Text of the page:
I’ve already taken home quite a few when I visited Germany last time, though.

          I have a really beautiful and awesome travel lucky charm (not sure from where – am too lazy to check right now). It works well, too, apart from the “good weather” part :hum:

          *LOL* Somehow I completely missed those! I was more after the real ones :hihi:

  • By the way, never pick up a charm that you find somewhere. Unless you bring it to a shrine right away (they usually have places for discarded charms). Worst luck ever. We tried to leave Toyota (the city not the car company) for 3 hours and where going in circles! We stopped at the first shrine after we realized our misery and left it there. Next thing you know we’re finally out of that damn city :)

    Driving by car btw, I think cursing a train to drive in circles would be more difficult.

    • Really?
      That’s interesting! I didn’t know about that! Then again I probably wouldn’t pick up a charm anyways.
      Good to know for the future, thanks for sharing!
      Maybe I already did in the past – I just can’t remember.
      That would explain my bad luck with weather! :(

  • Oooh this is one I would definitely want to visit. *kinda have a thing for foxes*
    Wah these shrines are so well preserved (and there’s so many little ones)~
    Do they have a neko shrine as well??

    • That’s a good question.
      I found some mini shrines for cats, yes, but I’m sure they cannot be compared to the Inari shrines!
      There are no really big and famous cat shrines as far as I know. There should be, because I would visit!!!! :kyah:

    • I was there on January 3rd and it was crowded but manageable. Especially if you went a bit up the mountain the crowds thinned out quite a lot. If you don’t want to buy any charms and just walk up through the torii you should be fine. Those doing hatsumode aren’t really interested in walking far.

      There’s a tiny cat shrine on Tashirojima.

      • I’d not go then. I would want to buy lucky charms, get my seals and have a good sight on the main shrine buildings as well!
        If there are other things in Kyoto you wanna see, then I suggest going there instead.
        If you really care a lot about Fushimi Inari, then dare it and go there! :D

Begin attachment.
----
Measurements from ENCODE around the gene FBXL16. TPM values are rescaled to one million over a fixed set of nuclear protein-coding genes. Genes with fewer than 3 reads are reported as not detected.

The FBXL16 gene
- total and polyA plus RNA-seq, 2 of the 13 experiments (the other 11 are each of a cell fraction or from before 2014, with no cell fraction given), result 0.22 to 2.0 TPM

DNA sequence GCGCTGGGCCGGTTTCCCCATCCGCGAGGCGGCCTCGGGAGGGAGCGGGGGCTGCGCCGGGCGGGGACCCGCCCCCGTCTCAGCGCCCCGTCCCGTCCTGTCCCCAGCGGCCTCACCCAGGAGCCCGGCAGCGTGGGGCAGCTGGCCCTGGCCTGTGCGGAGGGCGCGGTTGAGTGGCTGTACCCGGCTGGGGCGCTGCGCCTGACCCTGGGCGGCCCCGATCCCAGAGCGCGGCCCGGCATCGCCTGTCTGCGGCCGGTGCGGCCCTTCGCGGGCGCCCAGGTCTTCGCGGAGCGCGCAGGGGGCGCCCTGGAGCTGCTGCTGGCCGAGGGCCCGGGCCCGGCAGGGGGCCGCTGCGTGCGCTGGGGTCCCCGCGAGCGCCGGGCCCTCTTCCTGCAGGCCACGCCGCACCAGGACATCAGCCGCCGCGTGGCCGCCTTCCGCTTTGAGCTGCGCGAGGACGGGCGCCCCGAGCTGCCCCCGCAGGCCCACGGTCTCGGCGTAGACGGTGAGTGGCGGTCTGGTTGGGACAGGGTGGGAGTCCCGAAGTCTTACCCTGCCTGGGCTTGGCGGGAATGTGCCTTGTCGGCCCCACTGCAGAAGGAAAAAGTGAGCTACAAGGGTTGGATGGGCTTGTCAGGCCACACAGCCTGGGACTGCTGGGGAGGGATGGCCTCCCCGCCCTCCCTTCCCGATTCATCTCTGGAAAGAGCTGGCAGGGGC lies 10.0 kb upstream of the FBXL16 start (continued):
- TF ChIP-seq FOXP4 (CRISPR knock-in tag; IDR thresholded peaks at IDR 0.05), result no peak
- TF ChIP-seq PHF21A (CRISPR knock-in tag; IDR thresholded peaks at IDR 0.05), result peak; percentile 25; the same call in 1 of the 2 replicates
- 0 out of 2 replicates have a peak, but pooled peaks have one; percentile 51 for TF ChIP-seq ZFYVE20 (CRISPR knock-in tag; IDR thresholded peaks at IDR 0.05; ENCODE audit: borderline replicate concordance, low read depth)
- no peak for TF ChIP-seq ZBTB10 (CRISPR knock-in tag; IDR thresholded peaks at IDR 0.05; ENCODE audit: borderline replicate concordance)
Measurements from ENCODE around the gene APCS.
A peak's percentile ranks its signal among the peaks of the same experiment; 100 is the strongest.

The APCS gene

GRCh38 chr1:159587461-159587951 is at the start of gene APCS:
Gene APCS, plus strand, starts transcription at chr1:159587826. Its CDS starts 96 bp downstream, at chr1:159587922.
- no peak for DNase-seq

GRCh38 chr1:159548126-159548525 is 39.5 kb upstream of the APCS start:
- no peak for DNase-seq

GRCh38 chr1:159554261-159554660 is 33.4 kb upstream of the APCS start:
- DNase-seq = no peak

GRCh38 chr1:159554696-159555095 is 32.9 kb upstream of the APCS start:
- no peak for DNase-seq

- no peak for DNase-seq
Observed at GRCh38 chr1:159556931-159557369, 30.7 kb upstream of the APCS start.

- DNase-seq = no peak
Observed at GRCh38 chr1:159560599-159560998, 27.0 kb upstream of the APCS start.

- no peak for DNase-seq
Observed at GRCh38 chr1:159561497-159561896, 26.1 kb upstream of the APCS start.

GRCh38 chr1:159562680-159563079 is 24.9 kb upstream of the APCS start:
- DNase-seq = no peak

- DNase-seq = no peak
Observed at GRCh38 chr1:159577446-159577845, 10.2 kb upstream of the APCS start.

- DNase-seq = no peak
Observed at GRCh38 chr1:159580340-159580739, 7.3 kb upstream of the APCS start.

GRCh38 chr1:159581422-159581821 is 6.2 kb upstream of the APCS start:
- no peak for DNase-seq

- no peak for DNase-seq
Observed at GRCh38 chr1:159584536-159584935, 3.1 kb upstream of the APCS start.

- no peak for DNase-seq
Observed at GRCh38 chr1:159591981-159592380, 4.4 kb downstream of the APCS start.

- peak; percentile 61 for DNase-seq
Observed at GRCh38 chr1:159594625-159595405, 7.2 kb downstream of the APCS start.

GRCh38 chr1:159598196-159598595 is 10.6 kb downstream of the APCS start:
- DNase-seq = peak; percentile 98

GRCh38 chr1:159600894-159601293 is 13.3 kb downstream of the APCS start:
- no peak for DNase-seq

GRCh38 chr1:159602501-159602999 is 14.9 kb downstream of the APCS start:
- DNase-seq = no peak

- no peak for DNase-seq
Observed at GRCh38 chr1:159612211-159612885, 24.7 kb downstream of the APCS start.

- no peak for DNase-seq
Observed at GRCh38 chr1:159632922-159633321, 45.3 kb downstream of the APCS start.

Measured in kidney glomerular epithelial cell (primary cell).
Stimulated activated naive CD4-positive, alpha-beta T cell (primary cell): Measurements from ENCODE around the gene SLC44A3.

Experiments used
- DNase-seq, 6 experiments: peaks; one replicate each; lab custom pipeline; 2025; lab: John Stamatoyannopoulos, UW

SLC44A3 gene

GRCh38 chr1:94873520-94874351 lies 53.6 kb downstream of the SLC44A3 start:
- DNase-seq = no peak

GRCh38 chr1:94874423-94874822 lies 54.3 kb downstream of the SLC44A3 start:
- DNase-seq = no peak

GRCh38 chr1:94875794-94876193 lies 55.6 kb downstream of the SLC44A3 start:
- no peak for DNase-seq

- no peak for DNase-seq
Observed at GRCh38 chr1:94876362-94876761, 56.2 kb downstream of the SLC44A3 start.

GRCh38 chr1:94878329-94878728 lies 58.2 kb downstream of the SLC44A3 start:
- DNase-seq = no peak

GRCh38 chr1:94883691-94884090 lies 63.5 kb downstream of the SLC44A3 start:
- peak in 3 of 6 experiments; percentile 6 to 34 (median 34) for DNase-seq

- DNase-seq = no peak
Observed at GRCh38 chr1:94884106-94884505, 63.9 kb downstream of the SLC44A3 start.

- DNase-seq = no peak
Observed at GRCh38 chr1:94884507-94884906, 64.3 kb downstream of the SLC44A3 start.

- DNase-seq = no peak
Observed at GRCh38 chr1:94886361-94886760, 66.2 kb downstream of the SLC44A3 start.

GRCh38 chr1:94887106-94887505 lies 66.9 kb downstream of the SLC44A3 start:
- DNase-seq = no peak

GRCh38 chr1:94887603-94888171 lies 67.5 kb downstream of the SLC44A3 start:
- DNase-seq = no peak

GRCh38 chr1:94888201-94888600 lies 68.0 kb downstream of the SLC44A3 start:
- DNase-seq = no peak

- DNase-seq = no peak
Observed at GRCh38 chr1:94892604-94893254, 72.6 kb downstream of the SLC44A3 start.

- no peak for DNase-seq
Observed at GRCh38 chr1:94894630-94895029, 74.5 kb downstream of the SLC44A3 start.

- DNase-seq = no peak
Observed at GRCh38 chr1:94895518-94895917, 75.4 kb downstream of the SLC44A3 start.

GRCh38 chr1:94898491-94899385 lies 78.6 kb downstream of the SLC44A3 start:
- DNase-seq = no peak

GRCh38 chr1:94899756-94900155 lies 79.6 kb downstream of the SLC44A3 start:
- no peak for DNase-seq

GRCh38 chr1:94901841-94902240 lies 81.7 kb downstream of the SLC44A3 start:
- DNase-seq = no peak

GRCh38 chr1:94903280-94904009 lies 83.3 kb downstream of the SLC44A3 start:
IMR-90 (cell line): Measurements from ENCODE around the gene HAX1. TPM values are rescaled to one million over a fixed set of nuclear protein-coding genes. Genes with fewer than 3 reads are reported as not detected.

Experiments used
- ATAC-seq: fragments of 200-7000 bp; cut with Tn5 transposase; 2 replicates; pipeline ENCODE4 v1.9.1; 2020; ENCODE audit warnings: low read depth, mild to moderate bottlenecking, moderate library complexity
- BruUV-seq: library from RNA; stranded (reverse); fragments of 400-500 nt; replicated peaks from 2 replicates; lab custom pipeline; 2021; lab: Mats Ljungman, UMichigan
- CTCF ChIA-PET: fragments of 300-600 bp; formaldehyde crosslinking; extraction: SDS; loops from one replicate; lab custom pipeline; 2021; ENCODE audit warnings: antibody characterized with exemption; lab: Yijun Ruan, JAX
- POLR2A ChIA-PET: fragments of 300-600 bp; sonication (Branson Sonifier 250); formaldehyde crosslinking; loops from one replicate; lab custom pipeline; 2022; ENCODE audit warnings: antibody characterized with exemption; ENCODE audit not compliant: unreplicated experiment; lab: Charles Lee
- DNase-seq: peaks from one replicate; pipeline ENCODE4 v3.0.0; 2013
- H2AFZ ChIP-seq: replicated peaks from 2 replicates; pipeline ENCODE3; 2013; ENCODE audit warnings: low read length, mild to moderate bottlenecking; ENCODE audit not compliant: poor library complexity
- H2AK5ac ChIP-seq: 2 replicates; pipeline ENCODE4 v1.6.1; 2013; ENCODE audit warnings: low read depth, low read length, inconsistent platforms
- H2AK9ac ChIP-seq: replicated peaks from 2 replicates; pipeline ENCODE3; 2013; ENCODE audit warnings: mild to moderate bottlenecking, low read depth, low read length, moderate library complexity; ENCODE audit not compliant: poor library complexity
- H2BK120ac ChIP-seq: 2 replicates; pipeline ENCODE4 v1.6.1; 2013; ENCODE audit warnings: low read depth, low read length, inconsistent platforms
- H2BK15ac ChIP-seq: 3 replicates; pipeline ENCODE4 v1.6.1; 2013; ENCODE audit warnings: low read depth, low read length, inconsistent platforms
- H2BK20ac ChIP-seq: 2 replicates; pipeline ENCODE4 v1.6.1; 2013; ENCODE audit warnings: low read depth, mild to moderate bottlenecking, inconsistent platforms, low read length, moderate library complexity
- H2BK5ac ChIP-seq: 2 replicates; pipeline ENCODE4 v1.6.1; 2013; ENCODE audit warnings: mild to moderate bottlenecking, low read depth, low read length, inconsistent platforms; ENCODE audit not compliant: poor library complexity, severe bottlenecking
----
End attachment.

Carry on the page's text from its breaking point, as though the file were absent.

I always wanted to go to Tashirojima. I wish I already knew about it when I visited Fukushima Prefecture in 2008 :( …

  • I’m thinking of including Fushimi Inari Shrine in my trip to Kansai next month but I think it will be crowded with so many tourists since it’s still holiday. I want to walk through those red gates! Would it still be advisable to go there on January 2?

    This post made me remember a shrine in Matsumoto near Jorinji, with red gates and fox statues and looked like a mini version of Fushimi Inari Shrine.. :D

    • Seriously, don’t go!!! :huh:
      At the beginning of January, esp. January 1st-3rd people visit shrines to do their “Hatsumode” (the first shrine visit of the year).
      Especially big shrines are often super, super, SUPER crowded!
      I’ve been to a smaller one a bit outside of Tokyo once and there was a line of people of about 2km!!!!
      I can imagine that you can’t even enter the shrine grounds properly on that day (though I don’t know for sure)!

      If you want to exerpience “hatsumode”, then go, but you’ll waste a lot of time just standing in line! :stressed:

      Sure! There are many Inari shrines out there, so it’s not surprising at all that you run into smaller ones here and there! And they’re always so easy to spot with the red gates and the fox statues! ^-^
      I personally like Hachimangu and Tenmangu shrines a bit better, though. :luvit:

  • I’ll take your word for it. Thanks! It’s a worry to be caught up in the flood of people going for their Hatsumode.

    So I guess I’ll just stroll in Gion after going to Nara and hope to see a geisha/maiko. What time do you think is the best time to spot them on the streets?

    • I’m pretty sure it’s better if you avoid going! :)

      Oh, I miss Nara!! ^-^
      Hm, actually that’s what I want to know, too!
      First of all, most of the geisha/maiko you’ll see there are just dressed up tourists!! (also Japanese tourists)
      There are a lot of dress-up studios in Kyoto, especially in Gion.